For months, many of us have done what we can to keep ourselves and families safe from the coronavirus.
We have stayed home from events, worked from home and exercised caution when running errands, but for people who are obese, some have gravitated towards weight loss surgery as a way to protect themselves.
According to medical experts, complications from COVID-19 can disproportionately affect people who are obese. In an August study, the Cleveland Clinic found patients with a body mass index of 30 or higher were found to be at a significantly higher risk for severe COVID-19, and those with a BMI of 35 and higher had a dramatically increased risk of death.
“It’s been shown that people do worse with viral infections when they’re obese,” said Dr. Michael Snyder, medical director of bariatric surgery at Rose Medical Center in Denver, Colorado. “In addition, the success of a vaccine is limited in people that are obese, for any viral vaccine historically.”
That August study by the Cleveland Clinic also found that when patients with obesity lose at least 5% to 10% of their weight, their risk of cardiovascular disease drops and their survival rate improves. Perhaps, that is why so many have decided to have different types of bariatric surgery to control their weight.
“Obesity is really a pro-inflammatory condition and we think it really affects your T cell response; your ability to appropriately attack infection,” said Dr. Snyder.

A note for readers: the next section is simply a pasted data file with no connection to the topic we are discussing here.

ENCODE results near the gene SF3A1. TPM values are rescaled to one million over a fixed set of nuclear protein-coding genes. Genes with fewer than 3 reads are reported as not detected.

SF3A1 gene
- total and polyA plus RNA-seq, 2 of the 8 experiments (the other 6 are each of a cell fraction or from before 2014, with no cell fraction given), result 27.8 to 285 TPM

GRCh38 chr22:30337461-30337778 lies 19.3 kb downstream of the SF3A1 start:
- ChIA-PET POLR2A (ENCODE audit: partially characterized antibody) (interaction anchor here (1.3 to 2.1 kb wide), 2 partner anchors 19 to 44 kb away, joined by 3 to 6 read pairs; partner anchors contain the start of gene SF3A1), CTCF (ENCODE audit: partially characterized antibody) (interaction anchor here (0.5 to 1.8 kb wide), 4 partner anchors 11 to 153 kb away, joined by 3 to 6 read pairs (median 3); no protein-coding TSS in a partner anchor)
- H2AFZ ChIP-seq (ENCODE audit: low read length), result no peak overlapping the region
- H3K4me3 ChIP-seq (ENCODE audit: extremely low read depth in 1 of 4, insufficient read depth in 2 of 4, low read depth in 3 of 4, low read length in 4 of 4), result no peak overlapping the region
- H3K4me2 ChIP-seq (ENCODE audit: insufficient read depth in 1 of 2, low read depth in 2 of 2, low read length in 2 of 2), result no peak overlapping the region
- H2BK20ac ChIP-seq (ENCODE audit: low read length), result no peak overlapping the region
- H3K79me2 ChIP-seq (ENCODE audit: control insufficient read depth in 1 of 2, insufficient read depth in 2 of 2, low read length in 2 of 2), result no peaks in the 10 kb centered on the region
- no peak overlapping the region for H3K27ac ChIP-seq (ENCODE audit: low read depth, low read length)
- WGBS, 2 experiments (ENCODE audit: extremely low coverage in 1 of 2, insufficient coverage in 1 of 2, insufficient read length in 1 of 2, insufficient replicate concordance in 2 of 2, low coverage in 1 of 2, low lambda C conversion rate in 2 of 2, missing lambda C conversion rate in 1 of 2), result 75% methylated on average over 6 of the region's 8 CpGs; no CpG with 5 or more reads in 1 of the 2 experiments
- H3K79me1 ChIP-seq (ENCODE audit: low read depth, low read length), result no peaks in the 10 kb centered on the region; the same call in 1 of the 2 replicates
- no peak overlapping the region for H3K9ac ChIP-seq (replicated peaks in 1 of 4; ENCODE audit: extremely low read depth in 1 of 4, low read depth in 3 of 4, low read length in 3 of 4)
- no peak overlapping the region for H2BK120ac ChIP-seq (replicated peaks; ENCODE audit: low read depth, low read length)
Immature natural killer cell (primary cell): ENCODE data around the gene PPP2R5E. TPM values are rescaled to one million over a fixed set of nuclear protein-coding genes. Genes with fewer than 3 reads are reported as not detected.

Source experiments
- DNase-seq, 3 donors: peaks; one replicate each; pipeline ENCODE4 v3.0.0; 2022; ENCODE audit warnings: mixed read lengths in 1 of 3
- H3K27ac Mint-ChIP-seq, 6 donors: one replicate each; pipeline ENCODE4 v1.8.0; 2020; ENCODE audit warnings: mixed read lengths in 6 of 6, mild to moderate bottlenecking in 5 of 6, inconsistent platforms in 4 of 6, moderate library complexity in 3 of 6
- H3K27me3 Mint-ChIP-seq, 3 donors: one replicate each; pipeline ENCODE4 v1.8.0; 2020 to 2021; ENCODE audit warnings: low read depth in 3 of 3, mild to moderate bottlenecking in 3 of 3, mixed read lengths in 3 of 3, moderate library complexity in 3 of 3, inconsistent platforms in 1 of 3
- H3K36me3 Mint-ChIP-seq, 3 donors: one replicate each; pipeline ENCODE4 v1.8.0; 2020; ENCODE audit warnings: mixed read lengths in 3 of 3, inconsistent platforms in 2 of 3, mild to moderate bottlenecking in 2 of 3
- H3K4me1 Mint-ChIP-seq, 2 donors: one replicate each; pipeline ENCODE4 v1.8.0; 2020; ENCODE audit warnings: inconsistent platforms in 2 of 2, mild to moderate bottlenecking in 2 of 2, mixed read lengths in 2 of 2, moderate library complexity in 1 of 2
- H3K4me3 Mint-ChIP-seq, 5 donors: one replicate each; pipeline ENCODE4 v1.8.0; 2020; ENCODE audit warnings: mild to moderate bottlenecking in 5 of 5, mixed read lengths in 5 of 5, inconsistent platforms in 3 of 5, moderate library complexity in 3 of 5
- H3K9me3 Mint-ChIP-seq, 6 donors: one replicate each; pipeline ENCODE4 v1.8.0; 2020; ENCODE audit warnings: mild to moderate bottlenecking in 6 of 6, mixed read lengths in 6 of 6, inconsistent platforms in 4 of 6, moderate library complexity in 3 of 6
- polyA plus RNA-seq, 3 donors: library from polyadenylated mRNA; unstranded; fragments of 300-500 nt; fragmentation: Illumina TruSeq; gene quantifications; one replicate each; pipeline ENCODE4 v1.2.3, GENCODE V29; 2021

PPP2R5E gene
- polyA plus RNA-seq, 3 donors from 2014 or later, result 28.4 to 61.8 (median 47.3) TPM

Amanda Kines-Phillips is one of those people. In February, she had wanted to get her weight more under control and decided to go through with a mini gastric bypass surgery. However, because of COVID-19 and the ban on elective surgeries, Kines-Phillips’ surgery was pushed back to July.
In the four months since her mini gastric bypass, she has lost 55 pounds and feels healthier and better about health in case she contracts the virus.
“I have two small daughters that I need to be there for the rest of my life and to be the best mom that I can be,” she said. “So to me [this surgery] is a life-changing tool.”
Dr. Snyder says during a typical week, he performs 12 to 15 surgeries to help people control their weight. He says the four other doctors in his practice have been completely full as well since the pandemic began.
“I have just been blown away,” said Kines-Phillips.
Editor's Note: An earlier version of this article had an incorrect first name for Dr. Michael Snyder.